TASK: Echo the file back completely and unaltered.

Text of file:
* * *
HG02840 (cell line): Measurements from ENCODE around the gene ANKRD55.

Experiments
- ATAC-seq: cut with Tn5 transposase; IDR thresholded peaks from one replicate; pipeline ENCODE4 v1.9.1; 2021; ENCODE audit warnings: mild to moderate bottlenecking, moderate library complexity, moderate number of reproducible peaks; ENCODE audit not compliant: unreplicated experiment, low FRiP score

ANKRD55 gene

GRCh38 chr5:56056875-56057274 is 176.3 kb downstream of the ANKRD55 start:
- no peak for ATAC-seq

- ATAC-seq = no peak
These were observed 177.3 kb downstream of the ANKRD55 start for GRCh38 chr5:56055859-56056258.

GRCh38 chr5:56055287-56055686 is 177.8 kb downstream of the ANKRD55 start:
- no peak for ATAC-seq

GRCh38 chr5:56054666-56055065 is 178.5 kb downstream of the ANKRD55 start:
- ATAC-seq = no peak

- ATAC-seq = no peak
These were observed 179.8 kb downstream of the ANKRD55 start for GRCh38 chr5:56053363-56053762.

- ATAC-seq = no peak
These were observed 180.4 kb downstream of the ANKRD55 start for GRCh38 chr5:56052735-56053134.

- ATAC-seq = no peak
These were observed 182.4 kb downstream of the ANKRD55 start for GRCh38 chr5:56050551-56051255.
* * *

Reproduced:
HG02840 (cell line): Measurements from ENCODE around the gene ANKRD55.

Experiments
- ATAC-seq: cut with Tn5 transposase; IDR thresholded peaks from one replicate; pipeline ENCODE4 v1.9.1; 2021; ENCODE audit warnings: mild to moderate bottlenecking, moderate library complexity, moderate number of reproducible peaks; ENCODE audit not compliant: unreplicated experiment, low FRiP score

ANKRD55 gene

GRCh38 chr5:56056875-56057274 is 176.3 kb downstream of the ANKRD55 start:
- no peak for ATAC-seq

- ATAC-seq = no peak
These were observed 177.3 kb downstream of the ANKRD55 start for GRCh38 chr5:56055859-56056258.

GRCh38 chr5:56055287-56055686 is 177.8 kb downstream of the ANKRD55 start:
- no peak for ATAC-seq

GRCh38 chr5:56054666-56055065 is 178.5 kb downstream of the ANKRD55 start:
- ATAC-seq = no peak

- ATAC-seq = no peak
These were observed 179.8 kb downstream of the ANKRD55 start for GRCh38 chr5:56053363-56053762.

- ATAC-seq = no peak
These were observed 180.4 kb downstream of the ANKRD55 start for GRCh38 chr5:56052735-56053134.

- ATAC-seq = no peak
These were observed 182.4 kb downstream of the ANKRD55 start for GRCh38 chr5:56050551-56051255.